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Speech Sound Disorder (Unclear Speech)

Picture of a child reading an orange book showing the letter E

Why do children struggle with pronouncing words?

Find the answers to this and other common questions here


Children learn to say various sounds at different stages.

Find out at what age different speech sounds may develop here.

When practising speech sounds with your child at home the most important thing is to make it fun.

Here are some ideas of games which may help motivate your child to practise.

There are lots of reasons your child may not be able to say certain sounds; a common one is having lots of ear infections and colds. If you think this is happening with your child you can look at these factsheets on Glue Ear

Dummies and Speech Sound Development

Early Sound Awareness (Phonological Awareness) is the understanding that spoken words are made up of sounds and recognising how they come together to form words.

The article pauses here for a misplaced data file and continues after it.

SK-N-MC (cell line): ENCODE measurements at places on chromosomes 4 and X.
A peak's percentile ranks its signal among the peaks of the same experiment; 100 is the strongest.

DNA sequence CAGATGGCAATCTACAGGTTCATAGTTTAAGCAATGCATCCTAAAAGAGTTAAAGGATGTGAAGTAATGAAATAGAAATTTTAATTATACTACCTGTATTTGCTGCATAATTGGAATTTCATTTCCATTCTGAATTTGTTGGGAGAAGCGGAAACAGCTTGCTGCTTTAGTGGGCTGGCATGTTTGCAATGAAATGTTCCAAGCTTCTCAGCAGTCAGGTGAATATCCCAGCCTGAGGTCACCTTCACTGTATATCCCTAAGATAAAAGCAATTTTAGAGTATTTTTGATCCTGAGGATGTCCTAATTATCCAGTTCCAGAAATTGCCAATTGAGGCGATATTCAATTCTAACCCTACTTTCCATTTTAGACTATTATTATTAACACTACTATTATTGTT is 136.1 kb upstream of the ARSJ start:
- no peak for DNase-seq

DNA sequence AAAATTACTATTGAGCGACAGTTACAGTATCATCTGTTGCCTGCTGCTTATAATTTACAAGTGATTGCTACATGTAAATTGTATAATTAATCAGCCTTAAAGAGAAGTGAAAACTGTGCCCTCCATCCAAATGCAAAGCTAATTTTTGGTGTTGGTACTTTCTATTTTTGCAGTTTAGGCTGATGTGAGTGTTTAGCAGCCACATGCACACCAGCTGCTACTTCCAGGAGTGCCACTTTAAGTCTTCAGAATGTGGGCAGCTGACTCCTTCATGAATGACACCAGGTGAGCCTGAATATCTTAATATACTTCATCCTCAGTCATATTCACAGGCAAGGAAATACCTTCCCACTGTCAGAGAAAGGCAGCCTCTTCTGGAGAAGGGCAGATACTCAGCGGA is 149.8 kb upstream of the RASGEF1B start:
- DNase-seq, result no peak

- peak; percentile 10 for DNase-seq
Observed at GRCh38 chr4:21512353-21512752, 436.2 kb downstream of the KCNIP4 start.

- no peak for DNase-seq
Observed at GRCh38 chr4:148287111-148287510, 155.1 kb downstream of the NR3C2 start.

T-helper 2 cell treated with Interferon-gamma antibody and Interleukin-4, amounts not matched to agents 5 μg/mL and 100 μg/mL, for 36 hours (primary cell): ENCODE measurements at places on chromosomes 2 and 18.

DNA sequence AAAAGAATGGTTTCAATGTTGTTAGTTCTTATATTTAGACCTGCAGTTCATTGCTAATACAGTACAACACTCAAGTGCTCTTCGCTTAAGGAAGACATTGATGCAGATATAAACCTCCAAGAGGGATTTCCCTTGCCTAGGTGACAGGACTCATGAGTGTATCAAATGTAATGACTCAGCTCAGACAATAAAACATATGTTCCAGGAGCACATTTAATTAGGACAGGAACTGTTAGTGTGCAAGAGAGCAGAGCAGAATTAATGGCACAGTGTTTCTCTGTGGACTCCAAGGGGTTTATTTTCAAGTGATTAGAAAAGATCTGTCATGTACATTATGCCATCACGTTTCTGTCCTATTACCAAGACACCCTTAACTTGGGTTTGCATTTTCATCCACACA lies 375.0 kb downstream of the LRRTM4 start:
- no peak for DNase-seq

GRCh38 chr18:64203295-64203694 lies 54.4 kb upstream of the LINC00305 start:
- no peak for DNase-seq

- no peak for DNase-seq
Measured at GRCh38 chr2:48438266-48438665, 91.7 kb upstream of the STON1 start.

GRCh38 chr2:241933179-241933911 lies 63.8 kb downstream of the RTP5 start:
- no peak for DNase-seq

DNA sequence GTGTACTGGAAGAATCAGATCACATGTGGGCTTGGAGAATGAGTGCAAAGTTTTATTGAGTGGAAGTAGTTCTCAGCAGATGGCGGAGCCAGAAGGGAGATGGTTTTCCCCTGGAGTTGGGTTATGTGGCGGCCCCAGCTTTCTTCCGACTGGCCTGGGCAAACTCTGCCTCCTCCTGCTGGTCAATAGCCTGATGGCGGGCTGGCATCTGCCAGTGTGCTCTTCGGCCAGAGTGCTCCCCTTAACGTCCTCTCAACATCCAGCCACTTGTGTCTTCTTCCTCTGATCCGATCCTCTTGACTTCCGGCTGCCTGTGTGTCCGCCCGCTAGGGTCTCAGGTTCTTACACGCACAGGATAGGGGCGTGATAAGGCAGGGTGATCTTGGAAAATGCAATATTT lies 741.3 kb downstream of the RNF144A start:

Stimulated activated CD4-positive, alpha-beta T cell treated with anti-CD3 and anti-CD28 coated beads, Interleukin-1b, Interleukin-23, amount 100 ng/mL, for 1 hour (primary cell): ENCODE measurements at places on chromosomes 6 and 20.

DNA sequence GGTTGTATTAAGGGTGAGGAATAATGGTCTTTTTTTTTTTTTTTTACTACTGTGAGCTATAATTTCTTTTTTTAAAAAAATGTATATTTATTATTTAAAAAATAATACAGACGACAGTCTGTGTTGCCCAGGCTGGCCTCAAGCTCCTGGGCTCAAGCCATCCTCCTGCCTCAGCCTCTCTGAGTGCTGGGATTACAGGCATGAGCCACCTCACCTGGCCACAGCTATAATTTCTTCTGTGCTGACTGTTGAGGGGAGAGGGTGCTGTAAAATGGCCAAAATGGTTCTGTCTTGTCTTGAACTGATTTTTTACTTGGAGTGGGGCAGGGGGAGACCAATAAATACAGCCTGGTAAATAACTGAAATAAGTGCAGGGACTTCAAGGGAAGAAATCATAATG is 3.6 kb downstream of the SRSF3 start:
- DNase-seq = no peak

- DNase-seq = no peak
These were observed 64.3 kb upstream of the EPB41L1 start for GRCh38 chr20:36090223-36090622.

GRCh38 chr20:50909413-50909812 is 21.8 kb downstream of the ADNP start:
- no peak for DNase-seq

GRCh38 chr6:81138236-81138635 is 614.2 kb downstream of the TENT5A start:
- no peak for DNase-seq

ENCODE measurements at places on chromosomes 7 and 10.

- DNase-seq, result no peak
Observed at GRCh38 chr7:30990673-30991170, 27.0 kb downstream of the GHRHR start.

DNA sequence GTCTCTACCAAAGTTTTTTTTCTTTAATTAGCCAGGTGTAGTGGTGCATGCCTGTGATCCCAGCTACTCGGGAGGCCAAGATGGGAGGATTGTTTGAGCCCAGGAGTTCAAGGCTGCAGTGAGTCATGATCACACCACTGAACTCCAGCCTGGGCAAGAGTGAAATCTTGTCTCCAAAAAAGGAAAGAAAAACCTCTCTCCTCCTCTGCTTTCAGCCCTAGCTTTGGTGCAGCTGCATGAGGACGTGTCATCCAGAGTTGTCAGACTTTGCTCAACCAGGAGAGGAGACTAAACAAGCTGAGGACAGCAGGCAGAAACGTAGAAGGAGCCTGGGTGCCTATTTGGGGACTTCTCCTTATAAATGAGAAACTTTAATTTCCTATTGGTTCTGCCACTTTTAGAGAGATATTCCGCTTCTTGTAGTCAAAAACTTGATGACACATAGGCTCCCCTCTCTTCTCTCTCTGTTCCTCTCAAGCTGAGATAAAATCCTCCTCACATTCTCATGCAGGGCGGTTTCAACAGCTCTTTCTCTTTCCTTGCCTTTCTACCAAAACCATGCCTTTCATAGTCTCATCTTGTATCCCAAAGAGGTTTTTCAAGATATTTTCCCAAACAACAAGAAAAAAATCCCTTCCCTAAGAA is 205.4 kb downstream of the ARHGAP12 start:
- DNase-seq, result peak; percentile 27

Developing good sound awareness can help children develop clearer speech and is also important when learning to read and spell. Early years practitioner Jamel Campbell explains what early sound awareness is and shares his top tips to support it can we have an image of the video/page to click on?

As children approach pre-school age, they will begin to build their understanding of the different sounds that make up words and be able to spot similarities and differences between words.

This video focuses on developing rhyme in early sound awareness

As your child approaches the start of primary school, you can play games that help with their understanding of word sounds.

As well as helping to develop clear speech this will get them ready for learning to read. Playing games such as I-Spy, so they can think about the different sounds at the start of words for the things around them

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